The Wikipedia page for Willie Jerome Manning was vandalized earlier this year: it was edited “in a malicious manner that [was] intentionally disruptive.” The page was reverted to an earlier version which omitted Willie’s exoneration for the Jimmerson-Jordan murders; and it downplayed the controversy surrounding Mississippi’s refusal to allow DNA testing for the Steckler-Miller case. Fortunately Wikipedia rules prevailed: the page was restored.
Not long afterwards it was reported that vandalism had occurred to a sign erected to memorialize Emmett Till, an African American boy who was brutally murdered in the Mississippi Delta after a white woman accused him of insulting her, either verbally or physically (her accounts varied). The sign had been defaced by bullets. It was the fourth sign in that position to suffer a similar fate. The sign will probably be replaced, though some say the bullets should remain to demonstrate that “work remains to be done.”
Emmett’s murder has, with good reason, been described as “among the starkest and most searing examples of racial violence in the South”. Willie’s death sentence for “a racially charged case in the Deep South” also exemplifies such racial violence: it very nearly led to “yet another Mississippi lynching”, as the state pursued his execution without prior DNA testing.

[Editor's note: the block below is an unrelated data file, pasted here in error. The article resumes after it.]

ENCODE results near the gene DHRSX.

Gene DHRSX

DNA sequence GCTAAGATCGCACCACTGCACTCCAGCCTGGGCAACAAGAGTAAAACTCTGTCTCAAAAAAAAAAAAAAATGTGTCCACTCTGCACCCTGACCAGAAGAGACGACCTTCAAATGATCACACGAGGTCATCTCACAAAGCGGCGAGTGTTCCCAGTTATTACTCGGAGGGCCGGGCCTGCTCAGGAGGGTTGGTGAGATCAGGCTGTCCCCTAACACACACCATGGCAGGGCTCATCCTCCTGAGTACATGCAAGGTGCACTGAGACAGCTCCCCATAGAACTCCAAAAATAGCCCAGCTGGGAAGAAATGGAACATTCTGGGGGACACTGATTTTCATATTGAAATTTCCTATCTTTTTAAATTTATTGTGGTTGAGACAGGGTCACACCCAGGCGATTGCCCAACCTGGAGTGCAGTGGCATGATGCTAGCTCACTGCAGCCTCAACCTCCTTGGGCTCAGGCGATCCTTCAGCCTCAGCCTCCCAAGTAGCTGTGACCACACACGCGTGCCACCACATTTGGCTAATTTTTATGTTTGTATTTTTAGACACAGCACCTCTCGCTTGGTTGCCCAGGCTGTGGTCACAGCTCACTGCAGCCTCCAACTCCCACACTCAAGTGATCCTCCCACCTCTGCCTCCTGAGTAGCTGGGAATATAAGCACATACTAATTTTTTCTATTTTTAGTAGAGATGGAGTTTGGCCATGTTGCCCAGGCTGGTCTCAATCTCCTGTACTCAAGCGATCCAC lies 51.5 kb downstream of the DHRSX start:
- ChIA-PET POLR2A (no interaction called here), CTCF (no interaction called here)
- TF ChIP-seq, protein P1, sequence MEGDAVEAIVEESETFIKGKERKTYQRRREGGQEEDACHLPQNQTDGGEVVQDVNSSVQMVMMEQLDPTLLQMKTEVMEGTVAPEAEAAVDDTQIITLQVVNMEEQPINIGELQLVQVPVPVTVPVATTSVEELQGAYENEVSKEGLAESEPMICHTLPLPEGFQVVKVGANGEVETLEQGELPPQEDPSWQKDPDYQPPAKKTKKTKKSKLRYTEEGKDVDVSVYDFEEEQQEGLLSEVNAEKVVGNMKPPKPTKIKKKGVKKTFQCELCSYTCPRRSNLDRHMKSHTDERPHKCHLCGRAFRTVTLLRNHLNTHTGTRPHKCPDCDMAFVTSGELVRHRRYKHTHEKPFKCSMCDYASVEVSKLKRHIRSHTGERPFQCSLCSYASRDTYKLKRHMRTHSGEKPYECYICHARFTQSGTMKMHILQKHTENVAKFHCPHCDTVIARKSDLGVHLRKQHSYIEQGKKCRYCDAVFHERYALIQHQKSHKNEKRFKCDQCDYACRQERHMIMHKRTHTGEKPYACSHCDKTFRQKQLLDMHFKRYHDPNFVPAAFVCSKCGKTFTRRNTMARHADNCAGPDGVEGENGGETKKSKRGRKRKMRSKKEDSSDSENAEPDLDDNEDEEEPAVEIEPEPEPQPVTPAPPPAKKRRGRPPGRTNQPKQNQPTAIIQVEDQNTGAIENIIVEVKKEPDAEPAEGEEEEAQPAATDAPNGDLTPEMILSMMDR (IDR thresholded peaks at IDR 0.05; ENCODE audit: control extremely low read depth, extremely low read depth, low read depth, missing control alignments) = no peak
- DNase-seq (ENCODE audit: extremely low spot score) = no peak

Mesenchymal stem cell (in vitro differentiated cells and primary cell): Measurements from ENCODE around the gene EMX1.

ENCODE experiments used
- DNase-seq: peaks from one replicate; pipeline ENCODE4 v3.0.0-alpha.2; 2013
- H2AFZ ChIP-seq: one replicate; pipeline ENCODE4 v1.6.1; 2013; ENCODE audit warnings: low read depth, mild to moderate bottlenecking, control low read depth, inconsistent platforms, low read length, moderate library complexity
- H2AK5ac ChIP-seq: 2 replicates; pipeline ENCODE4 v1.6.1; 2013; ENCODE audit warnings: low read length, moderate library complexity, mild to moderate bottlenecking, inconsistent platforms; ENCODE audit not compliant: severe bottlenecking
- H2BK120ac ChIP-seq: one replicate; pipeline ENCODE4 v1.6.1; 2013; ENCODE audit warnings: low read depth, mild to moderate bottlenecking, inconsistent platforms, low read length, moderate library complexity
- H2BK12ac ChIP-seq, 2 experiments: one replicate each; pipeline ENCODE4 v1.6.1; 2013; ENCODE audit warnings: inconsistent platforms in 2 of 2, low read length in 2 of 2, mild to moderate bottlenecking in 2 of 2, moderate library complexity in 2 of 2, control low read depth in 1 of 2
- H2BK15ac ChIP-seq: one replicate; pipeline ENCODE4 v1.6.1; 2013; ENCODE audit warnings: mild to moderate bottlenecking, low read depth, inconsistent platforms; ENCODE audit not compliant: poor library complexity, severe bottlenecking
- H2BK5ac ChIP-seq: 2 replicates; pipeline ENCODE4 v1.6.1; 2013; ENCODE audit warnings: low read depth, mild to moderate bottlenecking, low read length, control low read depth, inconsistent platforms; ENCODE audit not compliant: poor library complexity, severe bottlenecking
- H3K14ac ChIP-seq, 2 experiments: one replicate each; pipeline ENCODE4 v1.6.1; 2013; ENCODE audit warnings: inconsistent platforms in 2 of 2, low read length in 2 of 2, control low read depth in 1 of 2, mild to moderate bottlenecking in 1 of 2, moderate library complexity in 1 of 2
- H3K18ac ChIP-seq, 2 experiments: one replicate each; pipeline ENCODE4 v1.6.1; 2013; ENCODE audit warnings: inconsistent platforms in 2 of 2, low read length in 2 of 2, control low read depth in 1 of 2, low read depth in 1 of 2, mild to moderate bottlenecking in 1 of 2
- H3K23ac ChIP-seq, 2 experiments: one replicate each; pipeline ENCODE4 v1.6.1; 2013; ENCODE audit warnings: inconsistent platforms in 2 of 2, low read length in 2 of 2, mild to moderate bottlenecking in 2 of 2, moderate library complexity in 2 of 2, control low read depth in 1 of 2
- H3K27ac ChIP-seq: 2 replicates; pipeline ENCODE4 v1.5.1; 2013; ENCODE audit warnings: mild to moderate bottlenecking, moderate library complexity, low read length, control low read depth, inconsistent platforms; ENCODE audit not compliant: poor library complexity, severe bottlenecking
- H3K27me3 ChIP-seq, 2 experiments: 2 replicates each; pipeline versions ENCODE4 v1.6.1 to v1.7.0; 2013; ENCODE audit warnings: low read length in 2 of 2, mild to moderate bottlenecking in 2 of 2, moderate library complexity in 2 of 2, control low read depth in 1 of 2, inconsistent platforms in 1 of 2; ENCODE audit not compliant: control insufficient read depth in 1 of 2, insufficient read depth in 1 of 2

Vann R. Newkirk II summarizes Mississippi’s shockingly brutal past, which has morphed into taunts, economic insecurity and poor criminal-justice outcomes for those who are black:
“[Mississippi] was built on ethnic cleansing, land theft, and terror; and it was maintained even after slavery through terrorism. It’s because of the blackness of the region that the version of Jim Crow implemented there was the zenith—or the nadir—of the form, a roiling campaign of theft and intimidation that over the course of a century watered the fertile soil of the Delta with somewhere near 600 lynchings.”
Work remains to be done, indeed.